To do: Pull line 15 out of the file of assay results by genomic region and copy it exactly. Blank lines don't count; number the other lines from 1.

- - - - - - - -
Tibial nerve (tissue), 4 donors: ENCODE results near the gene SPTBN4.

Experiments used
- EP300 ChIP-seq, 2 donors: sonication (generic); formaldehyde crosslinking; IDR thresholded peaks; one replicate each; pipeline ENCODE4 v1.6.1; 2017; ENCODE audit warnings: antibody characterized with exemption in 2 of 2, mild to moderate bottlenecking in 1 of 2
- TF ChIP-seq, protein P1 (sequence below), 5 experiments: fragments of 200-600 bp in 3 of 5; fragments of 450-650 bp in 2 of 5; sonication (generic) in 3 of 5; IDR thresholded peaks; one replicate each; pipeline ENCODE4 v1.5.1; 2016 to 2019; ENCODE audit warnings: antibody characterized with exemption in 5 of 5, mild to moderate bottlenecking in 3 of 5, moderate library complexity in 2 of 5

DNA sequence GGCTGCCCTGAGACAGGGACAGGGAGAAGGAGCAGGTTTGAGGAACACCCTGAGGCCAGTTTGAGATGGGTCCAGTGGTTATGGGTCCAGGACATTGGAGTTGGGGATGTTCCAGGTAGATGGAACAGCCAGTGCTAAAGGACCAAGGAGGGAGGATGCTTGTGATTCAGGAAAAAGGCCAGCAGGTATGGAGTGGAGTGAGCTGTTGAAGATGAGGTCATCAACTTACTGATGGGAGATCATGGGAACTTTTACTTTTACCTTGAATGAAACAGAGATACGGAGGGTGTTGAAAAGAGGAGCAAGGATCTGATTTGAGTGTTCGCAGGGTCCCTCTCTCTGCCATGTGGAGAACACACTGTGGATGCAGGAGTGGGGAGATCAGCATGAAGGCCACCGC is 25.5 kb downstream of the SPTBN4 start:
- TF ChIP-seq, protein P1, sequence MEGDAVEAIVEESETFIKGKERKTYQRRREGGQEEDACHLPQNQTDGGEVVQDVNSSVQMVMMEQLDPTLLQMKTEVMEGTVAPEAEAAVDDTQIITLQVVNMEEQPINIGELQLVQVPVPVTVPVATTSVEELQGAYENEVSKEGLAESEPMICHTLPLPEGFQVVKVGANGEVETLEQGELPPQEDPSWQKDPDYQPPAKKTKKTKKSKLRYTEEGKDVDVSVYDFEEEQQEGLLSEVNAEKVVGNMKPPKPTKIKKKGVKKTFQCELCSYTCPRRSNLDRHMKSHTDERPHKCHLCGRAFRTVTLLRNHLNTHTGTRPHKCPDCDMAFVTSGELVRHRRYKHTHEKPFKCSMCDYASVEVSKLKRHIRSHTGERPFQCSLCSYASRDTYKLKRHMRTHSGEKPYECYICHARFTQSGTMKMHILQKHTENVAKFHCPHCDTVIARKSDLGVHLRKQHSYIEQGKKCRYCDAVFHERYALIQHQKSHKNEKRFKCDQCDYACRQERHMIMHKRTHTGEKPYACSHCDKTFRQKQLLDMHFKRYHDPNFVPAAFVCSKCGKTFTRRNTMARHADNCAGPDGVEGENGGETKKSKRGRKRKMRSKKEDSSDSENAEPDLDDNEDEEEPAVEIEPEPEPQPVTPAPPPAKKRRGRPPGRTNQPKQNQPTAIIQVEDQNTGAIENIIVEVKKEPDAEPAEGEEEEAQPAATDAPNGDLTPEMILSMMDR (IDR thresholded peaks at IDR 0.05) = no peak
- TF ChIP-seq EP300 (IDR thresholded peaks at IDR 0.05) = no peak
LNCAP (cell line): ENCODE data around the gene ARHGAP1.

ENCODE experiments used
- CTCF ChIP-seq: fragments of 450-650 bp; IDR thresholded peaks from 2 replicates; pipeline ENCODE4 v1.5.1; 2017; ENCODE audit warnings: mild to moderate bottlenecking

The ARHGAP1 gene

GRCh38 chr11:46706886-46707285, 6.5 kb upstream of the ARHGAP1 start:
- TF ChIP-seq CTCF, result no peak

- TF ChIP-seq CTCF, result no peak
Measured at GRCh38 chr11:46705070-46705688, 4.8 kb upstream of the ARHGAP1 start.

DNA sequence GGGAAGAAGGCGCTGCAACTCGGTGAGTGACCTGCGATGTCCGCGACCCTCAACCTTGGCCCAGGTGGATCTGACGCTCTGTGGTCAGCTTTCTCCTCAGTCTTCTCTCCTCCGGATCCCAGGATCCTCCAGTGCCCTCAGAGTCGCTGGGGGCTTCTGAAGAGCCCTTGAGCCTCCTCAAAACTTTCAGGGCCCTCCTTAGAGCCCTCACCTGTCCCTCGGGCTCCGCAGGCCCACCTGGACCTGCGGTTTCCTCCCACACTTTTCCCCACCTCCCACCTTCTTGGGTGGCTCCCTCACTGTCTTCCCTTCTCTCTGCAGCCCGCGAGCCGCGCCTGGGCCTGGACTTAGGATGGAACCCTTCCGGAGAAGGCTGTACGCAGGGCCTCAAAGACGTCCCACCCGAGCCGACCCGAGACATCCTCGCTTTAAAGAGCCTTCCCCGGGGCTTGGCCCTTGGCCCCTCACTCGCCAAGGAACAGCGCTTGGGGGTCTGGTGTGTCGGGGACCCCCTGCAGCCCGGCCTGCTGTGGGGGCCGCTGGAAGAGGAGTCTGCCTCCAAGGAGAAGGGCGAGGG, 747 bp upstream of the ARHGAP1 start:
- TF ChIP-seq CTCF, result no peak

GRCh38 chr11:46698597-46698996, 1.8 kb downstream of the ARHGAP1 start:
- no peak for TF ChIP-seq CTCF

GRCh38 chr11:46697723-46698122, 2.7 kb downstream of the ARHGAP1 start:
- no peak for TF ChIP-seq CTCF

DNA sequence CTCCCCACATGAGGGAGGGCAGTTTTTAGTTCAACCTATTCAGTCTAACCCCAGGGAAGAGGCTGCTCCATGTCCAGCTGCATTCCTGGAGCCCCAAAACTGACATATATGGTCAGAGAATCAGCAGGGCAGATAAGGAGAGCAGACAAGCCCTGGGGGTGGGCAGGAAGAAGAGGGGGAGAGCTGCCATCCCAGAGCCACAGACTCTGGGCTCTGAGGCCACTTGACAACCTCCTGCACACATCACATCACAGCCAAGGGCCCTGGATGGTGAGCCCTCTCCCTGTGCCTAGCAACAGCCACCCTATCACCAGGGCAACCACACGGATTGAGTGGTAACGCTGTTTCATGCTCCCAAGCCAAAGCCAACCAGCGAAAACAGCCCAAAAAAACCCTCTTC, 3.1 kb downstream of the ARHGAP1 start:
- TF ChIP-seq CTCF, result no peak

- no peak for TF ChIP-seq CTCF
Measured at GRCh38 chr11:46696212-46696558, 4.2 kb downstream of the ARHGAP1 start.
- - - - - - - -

Measured at GRCh38 chr11:46705070-46705688, 4.8 kb upstream of the ARHGAP1 start.